I'm sure you're probably already doing some things to minimize your hearing it, e.g. earplugs, box fan, white noise, stereo. etc. But since the knowledge that Alice's FWB is simply in your home in the first place is also hurting your stomach physically, you're going to need to reach Alice about her making some reasonable accommodations for you. That, or move.
posted by hush at 1:33 PM on December 16, 2013 [1 favorite]


bluekazoo: Hearing them (and to a lesser extent just knowing he's there) makes my stomach knot up.

For whatever it is worth, I think you are well within the normal spectrum of human behavior to not want to her other people's sex noises, but there is a difference between moaning, grunting, screaming "yes, yes, YES!" every night and some squeaky springs and headboard banging once in a while, and there is a further degree of difference to the two of them just being in their room privately. You are going to be exposed to a certain amount of sex noise in any kind of shared living situation, and it is not reasonable to require other people to be silent. It is certainly not reasonable to suggest to her that even the possibility that she is having sex is distasteful to you.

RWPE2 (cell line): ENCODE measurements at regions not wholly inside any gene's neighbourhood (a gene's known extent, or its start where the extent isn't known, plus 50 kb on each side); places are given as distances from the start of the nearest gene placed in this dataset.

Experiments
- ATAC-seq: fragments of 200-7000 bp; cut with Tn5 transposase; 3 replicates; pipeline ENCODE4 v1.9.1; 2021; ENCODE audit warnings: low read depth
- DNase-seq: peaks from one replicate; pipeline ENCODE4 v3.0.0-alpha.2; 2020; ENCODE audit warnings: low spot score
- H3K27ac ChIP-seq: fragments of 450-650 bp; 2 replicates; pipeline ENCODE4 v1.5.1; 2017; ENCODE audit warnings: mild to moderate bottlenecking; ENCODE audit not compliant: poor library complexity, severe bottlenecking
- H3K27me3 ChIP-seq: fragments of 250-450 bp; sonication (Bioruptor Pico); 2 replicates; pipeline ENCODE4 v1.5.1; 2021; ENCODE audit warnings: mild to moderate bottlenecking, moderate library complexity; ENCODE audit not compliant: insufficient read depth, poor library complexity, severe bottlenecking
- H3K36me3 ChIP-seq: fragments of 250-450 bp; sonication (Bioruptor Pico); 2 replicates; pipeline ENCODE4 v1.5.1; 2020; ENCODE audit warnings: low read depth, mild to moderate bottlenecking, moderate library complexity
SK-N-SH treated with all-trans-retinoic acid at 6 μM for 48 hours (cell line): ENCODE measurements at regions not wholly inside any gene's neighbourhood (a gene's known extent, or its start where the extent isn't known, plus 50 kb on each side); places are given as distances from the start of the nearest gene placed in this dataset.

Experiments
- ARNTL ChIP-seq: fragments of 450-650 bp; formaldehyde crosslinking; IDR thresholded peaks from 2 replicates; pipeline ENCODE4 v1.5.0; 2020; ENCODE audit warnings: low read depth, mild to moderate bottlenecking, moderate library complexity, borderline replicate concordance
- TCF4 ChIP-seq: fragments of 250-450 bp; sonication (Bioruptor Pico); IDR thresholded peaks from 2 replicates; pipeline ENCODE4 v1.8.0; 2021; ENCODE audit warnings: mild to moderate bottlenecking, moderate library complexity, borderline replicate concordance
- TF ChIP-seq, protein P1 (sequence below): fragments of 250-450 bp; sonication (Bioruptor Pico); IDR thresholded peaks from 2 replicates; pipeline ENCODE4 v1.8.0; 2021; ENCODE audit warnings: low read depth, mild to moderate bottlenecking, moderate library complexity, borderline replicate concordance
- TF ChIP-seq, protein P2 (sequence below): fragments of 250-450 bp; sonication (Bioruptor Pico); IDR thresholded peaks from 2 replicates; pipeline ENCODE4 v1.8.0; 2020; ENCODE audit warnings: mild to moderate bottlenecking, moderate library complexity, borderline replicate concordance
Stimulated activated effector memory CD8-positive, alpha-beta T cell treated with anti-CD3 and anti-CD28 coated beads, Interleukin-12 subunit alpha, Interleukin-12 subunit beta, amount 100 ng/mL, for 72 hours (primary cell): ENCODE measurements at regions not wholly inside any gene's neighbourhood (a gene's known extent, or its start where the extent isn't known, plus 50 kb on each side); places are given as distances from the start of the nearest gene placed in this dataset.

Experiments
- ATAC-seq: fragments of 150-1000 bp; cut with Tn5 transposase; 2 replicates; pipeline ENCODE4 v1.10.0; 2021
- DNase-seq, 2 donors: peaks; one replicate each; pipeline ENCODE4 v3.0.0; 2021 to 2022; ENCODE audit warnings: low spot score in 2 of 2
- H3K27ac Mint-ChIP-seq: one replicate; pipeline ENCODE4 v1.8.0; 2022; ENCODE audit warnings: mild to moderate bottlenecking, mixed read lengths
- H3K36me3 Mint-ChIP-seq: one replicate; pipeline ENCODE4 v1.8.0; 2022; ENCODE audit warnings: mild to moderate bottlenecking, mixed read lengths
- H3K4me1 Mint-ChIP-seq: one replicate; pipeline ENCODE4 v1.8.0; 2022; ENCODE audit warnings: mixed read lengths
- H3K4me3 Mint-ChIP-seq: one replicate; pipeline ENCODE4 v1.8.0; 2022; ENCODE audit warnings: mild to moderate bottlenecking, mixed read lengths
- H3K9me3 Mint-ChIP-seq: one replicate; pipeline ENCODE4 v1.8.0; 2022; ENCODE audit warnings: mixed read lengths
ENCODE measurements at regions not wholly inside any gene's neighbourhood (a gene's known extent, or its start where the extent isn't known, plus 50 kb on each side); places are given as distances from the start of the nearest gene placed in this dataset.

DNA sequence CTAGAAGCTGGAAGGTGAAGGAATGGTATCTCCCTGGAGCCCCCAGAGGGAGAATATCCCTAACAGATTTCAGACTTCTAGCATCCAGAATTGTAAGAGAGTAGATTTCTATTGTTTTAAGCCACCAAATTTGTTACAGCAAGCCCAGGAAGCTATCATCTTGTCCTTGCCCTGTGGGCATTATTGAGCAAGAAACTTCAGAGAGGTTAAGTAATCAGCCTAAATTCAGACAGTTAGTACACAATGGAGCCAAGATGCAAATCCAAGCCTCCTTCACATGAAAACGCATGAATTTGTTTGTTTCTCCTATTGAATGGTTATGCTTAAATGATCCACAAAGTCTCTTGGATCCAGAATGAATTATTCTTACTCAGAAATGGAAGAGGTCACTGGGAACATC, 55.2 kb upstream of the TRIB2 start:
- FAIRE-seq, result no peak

I think, if the situation involves yelling and screaming and rattling the windows, there is a "roommate expectations" discussion to have, but if the sounds you are exposed to seem reasonable and acceptable to Bob, it may be that you need to try some form of CBT-type therapy to better deal with your personal feelings and reactions.
posted by Rock Steady at 1:46 PM on December 16, 2013 [1 favorite]